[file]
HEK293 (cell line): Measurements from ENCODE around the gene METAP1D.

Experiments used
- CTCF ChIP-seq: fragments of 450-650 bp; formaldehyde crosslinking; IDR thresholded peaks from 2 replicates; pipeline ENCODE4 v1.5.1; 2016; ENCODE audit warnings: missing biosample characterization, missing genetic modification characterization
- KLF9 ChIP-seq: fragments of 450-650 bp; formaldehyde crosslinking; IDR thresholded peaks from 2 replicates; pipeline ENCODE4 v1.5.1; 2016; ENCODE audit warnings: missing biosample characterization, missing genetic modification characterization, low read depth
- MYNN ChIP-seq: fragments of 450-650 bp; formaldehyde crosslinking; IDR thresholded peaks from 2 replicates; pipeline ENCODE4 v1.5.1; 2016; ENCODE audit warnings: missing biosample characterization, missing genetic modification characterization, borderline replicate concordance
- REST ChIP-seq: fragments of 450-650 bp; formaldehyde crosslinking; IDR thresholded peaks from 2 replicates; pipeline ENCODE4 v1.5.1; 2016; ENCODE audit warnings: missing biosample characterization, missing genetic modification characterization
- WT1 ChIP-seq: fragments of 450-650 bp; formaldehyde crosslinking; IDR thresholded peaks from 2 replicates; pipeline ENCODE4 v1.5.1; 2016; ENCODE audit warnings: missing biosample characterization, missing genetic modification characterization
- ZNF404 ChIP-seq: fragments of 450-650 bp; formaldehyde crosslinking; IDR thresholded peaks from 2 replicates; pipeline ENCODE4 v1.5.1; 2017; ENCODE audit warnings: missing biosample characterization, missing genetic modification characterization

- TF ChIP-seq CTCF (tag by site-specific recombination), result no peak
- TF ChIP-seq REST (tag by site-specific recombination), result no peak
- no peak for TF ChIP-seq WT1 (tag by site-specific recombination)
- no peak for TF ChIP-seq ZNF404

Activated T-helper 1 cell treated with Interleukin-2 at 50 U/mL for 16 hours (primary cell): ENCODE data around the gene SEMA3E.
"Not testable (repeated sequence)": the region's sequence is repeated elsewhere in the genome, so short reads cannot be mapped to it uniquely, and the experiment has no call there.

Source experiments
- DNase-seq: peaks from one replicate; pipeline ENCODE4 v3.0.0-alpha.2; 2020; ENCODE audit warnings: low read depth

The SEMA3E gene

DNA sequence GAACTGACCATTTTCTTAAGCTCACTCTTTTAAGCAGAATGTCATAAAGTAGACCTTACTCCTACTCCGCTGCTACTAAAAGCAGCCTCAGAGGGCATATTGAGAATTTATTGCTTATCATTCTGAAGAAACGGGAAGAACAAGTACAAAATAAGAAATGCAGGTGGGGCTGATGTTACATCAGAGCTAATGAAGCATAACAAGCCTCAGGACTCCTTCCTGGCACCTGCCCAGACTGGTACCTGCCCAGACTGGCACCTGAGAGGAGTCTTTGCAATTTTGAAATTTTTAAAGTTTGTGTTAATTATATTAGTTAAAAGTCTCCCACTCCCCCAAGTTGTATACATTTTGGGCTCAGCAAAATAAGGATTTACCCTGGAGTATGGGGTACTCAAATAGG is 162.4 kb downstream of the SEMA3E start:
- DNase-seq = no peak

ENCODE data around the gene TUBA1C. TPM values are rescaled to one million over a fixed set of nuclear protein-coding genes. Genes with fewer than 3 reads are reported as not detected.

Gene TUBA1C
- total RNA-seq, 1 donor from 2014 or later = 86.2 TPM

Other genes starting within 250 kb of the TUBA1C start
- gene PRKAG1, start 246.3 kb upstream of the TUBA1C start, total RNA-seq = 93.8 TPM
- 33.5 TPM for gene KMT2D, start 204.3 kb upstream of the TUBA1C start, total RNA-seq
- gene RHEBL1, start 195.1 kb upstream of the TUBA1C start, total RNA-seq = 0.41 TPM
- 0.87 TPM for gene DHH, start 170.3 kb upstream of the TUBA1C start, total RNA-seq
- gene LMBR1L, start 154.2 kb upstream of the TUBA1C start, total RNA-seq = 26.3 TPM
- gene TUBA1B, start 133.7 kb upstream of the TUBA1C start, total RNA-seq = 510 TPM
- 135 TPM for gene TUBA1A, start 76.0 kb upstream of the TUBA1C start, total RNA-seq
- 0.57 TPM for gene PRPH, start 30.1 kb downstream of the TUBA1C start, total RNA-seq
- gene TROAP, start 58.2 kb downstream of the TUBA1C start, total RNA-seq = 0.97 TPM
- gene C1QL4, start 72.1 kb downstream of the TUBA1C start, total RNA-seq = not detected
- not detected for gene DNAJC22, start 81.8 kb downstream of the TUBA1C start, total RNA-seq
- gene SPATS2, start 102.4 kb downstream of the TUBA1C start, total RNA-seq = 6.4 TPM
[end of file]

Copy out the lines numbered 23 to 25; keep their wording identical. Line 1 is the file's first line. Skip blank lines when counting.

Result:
Other genes starting within 250 kb of the TUBA1C start
- gene PRKAG1, start 246.3 kb upstream of the TUBA1C start, total RNA-seq = 93.8 TPM
- 33.5 TPM for gene KMT2D, start 204.3 kb upstream of the TUBA1C start, total RNA-seq